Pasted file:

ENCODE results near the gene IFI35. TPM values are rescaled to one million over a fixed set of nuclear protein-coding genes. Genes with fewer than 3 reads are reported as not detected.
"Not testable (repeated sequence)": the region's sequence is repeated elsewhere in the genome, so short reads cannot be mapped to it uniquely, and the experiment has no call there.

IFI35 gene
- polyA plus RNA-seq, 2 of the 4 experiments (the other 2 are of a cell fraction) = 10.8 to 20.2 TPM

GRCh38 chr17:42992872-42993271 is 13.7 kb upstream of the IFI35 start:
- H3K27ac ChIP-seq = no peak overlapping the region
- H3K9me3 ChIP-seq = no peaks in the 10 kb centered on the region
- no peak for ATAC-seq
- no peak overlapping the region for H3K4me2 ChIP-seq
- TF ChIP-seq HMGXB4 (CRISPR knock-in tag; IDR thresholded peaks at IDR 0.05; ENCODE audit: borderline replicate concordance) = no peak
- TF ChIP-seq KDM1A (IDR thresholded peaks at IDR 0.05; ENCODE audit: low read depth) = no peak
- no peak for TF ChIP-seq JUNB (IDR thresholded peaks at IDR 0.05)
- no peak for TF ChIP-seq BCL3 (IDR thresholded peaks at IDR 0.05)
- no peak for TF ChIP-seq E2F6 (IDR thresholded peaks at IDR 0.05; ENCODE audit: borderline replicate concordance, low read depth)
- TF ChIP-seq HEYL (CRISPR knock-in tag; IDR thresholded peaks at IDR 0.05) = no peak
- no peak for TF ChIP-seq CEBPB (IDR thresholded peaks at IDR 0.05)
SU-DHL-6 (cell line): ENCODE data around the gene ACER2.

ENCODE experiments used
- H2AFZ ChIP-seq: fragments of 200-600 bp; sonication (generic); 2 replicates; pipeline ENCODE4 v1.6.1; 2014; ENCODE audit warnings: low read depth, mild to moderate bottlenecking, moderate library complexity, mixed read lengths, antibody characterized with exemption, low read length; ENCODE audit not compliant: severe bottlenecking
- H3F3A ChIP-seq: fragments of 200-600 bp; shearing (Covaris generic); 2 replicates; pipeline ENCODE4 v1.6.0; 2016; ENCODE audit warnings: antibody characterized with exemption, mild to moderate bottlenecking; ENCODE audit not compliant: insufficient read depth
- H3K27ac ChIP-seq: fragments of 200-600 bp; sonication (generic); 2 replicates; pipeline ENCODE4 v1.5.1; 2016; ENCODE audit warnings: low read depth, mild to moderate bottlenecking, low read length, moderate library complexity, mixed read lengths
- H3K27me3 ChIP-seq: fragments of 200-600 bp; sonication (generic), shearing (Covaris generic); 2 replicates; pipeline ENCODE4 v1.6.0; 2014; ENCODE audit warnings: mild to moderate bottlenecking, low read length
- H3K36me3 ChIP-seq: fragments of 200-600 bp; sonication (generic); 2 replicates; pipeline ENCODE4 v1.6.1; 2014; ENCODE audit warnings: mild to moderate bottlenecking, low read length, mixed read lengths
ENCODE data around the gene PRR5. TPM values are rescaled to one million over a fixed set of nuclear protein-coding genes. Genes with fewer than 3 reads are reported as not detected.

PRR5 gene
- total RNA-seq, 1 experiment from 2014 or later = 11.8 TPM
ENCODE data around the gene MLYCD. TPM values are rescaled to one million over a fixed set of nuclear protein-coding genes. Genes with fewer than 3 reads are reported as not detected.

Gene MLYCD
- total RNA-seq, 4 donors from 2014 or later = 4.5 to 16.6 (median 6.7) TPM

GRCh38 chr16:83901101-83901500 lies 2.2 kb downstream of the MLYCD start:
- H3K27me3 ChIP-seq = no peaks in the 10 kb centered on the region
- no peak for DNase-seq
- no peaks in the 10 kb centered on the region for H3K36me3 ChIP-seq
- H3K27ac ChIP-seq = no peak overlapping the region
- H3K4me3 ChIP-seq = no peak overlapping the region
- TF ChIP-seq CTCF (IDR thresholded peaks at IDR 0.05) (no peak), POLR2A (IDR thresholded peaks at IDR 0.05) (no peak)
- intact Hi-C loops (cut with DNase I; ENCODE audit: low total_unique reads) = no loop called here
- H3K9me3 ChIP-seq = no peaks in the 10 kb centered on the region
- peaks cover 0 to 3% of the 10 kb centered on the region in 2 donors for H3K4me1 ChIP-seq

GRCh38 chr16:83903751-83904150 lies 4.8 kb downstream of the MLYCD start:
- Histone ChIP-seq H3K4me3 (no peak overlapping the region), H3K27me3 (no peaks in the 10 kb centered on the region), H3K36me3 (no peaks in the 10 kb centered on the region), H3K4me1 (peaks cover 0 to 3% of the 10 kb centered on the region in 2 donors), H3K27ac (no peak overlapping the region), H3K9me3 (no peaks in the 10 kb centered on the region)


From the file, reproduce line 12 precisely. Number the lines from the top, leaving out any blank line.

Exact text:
- no peak for TF ChIP-seq JUNB (IDR thresholded peaks at IDR 0.05)